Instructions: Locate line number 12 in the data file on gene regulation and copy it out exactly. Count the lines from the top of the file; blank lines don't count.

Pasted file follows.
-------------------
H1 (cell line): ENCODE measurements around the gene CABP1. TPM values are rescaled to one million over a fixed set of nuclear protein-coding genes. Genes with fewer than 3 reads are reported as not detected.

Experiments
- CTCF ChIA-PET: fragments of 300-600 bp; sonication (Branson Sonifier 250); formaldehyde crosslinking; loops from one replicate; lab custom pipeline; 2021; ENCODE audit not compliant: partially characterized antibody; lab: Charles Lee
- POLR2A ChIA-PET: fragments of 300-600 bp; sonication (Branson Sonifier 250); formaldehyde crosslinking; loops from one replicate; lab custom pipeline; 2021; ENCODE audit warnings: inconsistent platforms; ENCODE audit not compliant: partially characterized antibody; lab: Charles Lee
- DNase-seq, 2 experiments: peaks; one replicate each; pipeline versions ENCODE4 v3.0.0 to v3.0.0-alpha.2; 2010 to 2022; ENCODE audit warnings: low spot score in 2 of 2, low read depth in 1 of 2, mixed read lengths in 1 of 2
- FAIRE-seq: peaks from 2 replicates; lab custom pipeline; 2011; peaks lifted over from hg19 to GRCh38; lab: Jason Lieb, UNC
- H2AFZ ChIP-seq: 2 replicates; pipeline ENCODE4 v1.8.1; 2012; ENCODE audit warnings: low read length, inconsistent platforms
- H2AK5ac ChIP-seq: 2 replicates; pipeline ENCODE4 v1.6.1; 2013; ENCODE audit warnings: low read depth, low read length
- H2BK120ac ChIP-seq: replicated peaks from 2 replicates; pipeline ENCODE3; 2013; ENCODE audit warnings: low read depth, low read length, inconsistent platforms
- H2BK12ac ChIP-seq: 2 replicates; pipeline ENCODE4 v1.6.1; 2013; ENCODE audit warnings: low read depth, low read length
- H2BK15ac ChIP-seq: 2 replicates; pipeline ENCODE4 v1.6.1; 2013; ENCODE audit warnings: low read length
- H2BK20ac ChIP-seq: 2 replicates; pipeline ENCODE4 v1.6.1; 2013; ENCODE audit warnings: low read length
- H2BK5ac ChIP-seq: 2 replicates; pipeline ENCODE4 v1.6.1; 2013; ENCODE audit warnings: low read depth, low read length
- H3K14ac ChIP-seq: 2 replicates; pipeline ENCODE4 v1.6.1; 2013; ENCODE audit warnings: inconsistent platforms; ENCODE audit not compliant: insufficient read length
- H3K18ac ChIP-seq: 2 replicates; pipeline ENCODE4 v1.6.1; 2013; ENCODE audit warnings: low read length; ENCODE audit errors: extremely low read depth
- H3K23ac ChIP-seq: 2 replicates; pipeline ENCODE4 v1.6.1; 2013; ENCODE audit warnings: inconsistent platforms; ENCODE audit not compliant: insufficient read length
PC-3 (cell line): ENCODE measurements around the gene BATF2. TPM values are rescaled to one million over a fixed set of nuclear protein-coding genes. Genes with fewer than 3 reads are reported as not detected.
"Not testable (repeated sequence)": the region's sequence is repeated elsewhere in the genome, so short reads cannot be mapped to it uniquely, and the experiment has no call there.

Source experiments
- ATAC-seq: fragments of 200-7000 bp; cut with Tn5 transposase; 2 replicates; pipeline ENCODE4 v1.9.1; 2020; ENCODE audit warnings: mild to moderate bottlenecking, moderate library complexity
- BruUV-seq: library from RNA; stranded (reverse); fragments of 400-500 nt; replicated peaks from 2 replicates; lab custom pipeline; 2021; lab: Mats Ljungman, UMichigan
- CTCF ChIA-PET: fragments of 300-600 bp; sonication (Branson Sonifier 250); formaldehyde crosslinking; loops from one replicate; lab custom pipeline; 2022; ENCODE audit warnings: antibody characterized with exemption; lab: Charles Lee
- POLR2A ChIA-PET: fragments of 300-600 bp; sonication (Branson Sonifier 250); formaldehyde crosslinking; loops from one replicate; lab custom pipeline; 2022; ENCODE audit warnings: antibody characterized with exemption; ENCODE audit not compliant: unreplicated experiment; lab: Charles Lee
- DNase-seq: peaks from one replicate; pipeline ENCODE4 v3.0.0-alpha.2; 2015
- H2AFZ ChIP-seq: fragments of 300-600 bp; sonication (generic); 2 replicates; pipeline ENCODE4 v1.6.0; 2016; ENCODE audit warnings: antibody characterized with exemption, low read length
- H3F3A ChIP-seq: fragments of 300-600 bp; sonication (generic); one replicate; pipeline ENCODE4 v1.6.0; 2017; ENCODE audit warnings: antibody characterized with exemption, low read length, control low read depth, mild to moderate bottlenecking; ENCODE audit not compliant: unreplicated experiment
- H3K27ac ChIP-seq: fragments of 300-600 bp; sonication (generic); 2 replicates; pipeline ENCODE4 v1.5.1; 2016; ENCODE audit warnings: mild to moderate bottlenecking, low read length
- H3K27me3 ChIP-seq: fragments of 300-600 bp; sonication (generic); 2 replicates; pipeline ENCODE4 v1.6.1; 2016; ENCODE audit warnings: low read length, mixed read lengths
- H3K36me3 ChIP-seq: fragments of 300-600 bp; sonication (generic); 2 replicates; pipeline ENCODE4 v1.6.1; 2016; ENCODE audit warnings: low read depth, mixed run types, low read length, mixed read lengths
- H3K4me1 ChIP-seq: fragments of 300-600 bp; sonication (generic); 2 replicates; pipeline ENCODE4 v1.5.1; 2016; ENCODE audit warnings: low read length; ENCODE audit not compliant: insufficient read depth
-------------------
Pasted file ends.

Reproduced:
- H2BK20ac ChIP-seq: 2 replicates; pipeline ENCODE4 v1.6.1; 2013; ENCODE audit warnings: low read length